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Reconciling Churches

• Paul Eddy, Sandra Unger

Both Sandra and Paul spoke about the many ways that the Church has failed in its health as a body. Much of the history of the Church reveals the tragedy of its inner conflicts. However, if a church or denomination claims Christ as its center, then we had better be prepared to be united with them!

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Sandra and Paul were back this morning for our fourth week on reconciliation. This time the focus was on the unity of the Body of Christ, that is, the Church. Both Sandra and Paul spoke about the many ways that the Church has failed in its health as a body, and as Paul described, a body that divides loses life and is left crippled or worse.

Sandra’s “math lesson” is important for us to consider. Should the church be a “bounded set” or a “centered set?” That is, should we be defined by our boundaries and who we consider to be in or out? Or should we be defined by what is at the heart, the foundation of the church, Jesus Christ? Clearly the Apostle Paul’s statement in 1 Cor. 2:2 is clear in this regard. Paul decided to know nothing but “Christ and him crucified.” That is a clear statement of the center. The boundaries are ambiguous, but you know who is at the center. Not what, but who, and as Sandra mentioned, this is a dynamic living person who MOVES at the center, not a static set of propositions that forever define us as an exclusive group.

John 17:21-23 has been read in our pulpit many times over the years because it paints such a powerful portrait of what unity in Christ could, should, and must come to mean for us. But as Paul Eddy pointed out, this is not simply a unity for WHC. No, it is a unity for all who claim Christ a their center. Yes, that includes many denominations that we frequently dismiss as “dry, lacking life, dead, spiritually bankrupt, etc.” Who do we think we are to attack the body in this way? If a church or denomination claims Christ as its center, then we had better be prepared to be united with them! Otherwise we threaten to become a “cancer” ourselves and damage the overall body by our arrogance.

Both Sandra and Paul mentioned many things that reveal the tragic history of the Church and its inner conflicts. These things included: doctrinal disputes, wars over power, territory and beliefs, and more recently theological attacks on one another at the expense of our common claim to have Christ as our Lord together and serve him as one Church. No one seems to notice the irony that the more we have divided, the weaker our claim is to be the one “right-thinking/believing” church left on the face of the earth. “Bounded set” thinking will not survive, it will merely self-mutilate its way into complete irrelevance or worse.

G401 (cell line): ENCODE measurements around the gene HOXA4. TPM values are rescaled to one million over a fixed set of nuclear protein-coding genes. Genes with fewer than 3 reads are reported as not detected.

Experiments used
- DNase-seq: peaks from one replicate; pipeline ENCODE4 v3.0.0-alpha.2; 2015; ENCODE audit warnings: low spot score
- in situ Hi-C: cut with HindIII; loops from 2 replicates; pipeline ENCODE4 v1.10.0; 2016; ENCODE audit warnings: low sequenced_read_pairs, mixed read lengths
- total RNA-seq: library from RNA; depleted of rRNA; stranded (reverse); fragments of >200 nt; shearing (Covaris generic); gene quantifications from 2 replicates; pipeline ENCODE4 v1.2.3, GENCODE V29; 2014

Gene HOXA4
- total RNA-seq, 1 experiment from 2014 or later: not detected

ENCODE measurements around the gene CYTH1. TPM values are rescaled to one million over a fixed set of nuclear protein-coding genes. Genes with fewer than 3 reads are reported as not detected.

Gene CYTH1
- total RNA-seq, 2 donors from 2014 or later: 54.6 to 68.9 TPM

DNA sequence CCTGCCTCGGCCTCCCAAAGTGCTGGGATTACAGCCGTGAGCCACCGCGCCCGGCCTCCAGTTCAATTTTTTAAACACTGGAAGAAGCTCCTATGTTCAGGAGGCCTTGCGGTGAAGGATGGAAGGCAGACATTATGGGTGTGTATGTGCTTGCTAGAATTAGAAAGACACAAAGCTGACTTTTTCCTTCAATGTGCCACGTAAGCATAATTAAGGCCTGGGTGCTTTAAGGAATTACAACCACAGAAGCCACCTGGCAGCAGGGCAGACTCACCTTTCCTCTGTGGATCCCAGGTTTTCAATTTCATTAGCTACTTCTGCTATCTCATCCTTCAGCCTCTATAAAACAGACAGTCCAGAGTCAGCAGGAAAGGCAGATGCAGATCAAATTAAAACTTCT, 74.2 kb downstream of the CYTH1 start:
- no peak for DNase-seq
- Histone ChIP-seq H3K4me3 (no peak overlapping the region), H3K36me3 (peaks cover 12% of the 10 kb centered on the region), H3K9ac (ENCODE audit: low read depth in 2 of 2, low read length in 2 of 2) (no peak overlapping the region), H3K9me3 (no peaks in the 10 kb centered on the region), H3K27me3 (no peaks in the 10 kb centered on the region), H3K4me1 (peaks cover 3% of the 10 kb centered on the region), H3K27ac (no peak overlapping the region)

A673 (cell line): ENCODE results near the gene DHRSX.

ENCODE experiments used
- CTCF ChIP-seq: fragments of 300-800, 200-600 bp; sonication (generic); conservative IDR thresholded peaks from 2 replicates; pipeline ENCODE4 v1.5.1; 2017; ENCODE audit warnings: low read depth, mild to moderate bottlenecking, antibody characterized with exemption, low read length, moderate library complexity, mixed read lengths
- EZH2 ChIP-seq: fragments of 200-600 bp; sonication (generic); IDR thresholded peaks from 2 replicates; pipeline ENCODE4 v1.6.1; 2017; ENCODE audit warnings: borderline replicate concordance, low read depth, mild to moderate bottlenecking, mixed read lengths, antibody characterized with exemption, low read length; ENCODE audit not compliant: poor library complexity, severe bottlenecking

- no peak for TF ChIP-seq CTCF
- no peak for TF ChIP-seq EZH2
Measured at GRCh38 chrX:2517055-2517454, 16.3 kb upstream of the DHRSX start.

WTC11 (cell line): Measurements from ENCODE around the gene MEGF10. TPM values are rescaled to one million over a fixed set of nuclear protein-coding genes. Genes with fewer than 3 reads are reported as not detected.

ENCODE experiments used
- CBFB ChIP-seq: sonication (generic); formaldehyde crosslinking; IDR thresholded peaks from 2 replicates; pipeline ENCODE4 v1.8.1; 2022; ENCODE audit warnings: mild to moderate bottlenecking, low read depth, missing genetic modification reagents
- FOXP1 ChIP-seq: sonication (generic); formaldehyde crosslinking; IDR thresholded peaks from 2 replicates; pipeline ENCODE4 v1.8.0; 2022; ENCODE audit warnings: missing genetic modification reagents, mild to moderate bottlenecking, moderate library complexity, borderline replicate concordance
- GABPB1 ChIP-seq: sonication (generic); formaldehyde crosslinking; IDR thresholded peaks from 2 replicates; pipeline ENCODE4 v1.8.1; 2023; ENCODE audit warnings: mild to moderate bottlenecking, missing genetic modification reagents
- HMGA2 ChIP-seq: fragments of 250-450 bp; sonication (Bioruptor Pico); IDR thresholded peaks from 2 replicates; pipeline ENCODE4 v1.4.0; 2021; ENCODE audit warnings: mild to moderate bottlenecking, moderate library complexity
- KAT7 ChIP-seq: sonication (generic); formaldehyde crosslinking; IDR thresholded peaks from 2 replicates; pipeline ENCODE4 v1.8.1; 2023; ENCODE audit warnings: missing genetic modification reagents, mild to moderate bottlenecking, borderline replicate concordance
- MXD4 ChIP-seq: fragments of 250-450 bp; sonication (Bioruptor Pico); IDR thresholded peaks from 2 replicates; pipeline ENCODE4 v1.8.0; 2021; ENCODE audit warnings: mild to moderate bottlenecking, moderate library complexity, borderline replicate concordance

There was hope in this message as well! We were reminded of heroic efforts to be united by Christ despite serious disagreements on things that really matter to people. For the sake of Christ and Christ’s name, people have been willing to overlook these issues. Sandra mentioned the fact that the early church grew phenomenally as the it welcomed people who were kicked out of their homes for fear of a plague. Christians took them in, cared for them, and sometimes nursed them back to health—though sometimes they did die along with the sick they took in. Either way, the church was obedient in its desire to care for those who are rejected, and God blessed them for it. Another example was found in the great revivalists, Wesley and Whitfield who were theological “opposites” by being an Arminian and Calvinist respectively. Despite this, they partnered together as the greatest revival team in the 18th Century! God used them to bring revival to both England and North America to such an extent that these names might be in your memory banks from secular high school history. Not all revivals make history to that degree!

Paul Eddy reminded us of some of the things God is doing through our own efforts here at WH to bring about further unity in the Body of Christ. Some of these included:
-some of our funds from the GITS campaign is empowering a fresh partnership between Vietnamese and Kheimer church bodies in Cambodia
-we are unusual in being a church with a designated “networking pastor” position to encourage otherwise overlooked connections and relationships, Chuck Fenrick is currently leading this effort at WH
-we are being intentional about new partnerships in youth, discipleship, outreach, welcome ministries, community and many other areas of ministry where mutually beneficial relationships with other bodies are being developed with local churches (like Open Door, Living Word, The Santuary, and so forth).

Why are we doing all of this? Aside from the direct answer found in the sermon preached this morning, we have made a formal commitment to this sort of bridge building in our value #7:

One With the Body of Christ: We are part of the one Church in this region and are called by God to always function as a team player. Assisting other churches has the same Kingdom value as assisting our own. Reconciliation across racial, gender, economic and other lines that divide God’s people is an essential part of affirming the unity of the Body of Christ. Therefore, we will actively pursue this until the Lord returns.

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Topics: Community, Conflict, Reconciliation

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Focus Scripture:

  • 1 Corinthians 2:2

    For I resolved to know nothing while I was with you except Jesus Christ and him crucified.

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